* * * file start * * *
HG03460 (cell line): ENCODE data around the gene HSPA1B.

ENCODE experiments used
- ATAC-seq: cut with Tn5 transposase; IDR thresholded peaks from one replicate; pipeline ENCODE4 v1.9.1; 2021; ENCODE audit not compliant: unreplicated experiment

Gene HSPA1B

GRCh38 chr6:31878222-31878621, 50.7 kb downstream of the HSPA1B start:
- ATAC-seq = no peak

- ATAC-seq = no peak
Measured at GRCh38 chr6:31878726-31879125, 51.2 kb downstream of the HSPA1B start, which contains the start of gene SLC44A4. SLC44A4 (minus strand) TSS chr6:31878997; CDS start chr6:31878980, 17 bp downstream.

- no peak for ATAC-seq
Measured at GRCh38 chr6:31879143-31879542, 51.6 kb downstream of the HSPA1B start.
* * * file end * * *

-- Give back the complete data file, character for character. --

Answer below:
HG03460 (cell line): ENCODE data around the gene HSPA1B.

ENCODE experiments used
- ATAC-seq: cut with Tn5 transposase; IDR thresholded peaks from one replicate; pipeline ENCODE4 v1.9.1; 2021; ENCODE audit not compliant: unreplicated experiment

Gene HSPA1B

GRCh38 chr6:31878222-31878621, 50.7 kb downstream of the HSPA1B start:
- ATAC-seq = no peak

- ATAC-seq = no peak
Measured at GRCh38 chr6:31878726-31879125, 51.2 kb downstream of the HSPA1B start, which contains the start of gene SLC44A4. SLC44A4 (minus strand) TSS chr6:31878997; CDS start chr6:31878980, 17 bp downstream.

- no peak for ATAC-seq
Measured at GRCh38 chr6:31879143-31879542, 51.6 kb downstream of the HSPA1B start.